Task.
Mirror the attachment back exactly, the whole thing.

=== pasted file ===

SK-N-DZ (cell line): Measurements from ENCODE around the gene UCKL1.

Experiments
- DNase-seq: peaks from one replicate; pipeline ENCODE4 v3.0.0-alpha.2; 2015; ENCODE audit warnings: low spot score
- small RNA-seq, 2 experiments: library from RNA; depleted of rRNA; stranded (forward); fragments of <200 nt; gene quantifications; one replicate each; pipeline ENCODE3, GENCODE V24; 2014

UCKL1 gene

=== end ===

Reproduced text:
SK-N-DZ (cell line): Measurements from ENCODE around the gene UCKL1.

Experiments
- DNase-seq: peaks from one replicate; pipeline ENCODE4 v3.0.0-alpha.2; 2015; ENCODE audit warnings: low spot score
- small RNA-seq, 2 experiments: library from RNA; depleted of rRNA; stranded (forward); fragments of <200 nt; gene quantifications; one replicate each; pipeline ENCODE3, GENCODE V24; 2014

UCKL1 gene